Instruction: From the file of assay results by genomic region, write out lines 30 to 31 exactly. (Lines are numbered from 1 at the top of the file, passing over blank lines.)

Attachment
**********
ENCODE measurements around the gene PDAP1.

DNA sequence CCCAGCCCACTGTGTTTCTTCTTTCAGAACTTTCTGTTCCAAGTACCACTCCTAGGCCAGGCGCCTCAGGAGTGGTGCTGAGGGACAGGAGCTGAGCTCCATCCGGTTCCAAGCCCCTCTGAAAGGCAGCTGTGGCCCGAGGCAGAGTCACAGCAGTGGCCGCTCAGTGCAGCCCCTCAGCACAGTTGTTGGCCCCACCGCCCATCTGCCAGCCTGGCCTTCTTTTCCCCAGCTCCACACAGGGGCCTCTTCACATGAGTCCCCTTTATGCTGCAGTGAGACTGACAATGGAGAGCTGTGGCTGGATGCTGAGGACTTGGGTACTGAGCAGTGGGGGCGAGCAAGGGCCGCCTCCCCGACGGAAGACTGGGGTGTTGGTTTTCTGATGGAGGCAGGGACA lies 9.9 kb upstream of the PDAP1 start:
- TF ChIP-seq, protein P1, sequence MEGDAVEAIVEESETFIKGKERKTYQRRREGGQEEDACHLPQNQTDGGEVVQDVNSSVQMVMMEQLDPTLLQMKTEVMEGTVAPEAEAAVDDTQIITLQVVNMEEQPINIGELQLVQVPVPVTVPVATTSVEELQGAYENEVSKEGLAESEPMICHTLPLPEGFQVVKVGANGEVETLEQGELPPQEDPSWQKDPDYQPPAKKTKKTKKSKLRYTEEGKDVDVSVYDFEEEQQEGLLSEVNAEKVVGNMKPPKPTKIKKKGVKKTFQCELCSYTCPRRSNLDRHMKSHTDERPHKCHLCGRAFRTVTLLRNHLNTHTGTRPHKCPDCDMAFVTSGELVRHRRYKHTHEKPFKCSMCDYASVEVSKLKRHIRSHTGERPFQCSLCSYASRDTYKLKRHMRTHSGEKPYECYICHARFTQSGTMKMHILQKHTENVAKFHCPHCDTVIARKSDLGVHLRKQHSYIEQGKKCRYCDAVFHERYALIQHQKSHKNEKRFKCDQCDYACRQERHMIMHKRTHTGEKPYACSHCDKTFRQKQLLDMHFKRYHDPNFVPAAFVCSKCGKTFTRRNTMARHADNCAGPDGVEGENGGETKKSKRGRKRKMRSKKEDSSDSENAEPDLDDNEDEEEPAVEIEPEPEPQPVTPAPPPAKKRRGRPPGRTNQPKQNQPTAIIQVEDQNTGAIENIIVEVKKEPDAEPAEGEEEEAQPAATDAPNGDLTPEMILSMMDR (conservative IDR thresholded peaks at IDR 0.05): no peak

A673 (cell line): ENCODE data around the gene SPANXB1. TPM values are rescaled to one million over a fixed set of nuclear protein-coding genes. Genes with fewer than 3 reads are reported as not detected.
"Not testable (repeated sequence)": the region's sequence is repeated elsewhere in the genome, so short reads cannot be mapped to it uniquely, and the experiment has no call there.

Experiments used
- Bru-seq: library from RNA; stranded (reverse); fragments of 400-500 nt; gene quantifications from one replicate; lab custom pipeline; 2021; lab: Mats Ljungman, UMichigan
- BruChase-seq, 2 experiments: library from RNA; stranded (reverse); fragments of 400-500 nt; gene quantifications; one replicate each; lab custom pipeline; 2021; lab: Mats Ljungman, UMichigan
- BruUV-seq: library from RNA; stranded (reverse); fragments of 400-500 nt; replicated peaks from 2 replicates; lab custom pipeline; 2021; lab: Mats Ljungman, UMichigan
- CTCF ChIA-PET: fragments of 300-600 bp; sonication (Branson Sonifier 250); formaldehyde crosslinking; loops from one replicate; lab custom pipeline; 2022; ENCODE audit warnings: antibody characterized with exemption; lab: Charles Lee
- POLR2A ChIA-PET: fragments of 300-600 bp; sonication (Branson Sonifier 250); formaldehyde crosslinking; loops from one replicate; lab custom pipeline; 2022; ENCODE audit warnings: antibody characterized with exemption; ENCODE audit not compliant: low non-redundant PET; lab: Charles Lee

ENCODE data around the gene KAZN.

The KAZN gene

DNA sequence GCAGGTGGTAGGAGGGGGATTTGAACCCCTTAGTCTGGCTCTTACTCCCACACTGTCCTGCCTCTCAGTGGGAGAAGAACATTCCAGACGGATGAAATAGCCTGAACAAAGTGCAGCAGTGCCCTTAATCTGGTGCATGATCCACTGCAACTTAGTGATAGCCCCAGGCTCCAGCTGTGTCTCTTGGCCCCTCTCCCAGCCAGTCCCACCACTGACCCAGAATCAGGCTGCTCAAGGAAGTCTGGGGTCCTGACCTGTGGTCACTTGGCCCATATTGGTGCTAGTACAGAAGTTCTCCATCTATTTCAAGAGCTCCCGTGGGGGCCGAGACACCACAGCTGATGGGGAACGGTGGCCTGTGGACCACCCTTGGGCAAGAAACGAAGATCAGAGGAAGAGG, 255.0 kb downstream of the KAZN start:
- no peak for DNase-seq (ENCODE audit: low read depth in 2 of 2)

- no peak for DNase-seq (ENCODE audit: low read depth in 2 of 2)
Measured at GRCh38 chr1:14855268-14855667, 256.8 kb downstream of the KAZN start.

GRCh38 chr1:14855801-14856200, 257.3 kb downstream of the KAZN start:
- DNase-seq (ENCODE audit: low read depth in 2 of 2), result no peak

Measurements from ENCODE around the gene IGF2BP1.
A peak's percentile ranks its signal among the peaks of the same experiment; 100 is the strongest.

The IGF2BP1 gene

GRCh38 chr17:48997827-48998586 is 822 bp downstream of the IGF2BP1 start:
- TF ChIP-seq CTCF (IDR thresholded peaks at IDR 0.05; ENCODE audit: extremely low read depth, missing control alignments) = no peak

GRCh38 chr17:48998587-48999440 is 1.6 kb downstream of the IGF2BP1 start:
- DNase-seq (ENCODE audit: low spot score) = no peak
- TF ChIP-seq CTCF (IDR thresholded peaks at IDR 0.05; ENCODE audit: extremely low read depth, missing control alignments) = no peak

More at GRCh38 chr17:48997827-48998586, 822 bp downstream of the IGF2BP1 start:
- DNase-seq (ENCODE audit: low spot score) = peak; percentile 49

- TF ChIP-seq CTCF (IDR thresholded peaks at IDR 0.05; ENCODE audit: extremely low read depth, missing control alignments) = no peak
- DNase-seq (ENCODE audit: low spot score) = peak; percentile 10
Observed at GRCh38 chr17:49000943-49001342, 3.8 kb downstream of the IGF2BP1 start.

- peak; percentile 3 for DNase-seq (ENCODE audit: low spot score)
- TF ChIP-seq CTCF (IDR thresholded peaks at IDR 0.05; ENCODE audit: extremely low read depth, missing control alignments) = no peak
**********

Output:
- TF ChIP-seq CTCF (IDR thresholded peaks at IDR 0.05; ENCODE audit: extremely low read depth, missing control alignments) = no peak
- DNase-seq (ENCODE audit: low spot score) = peak; percentile 10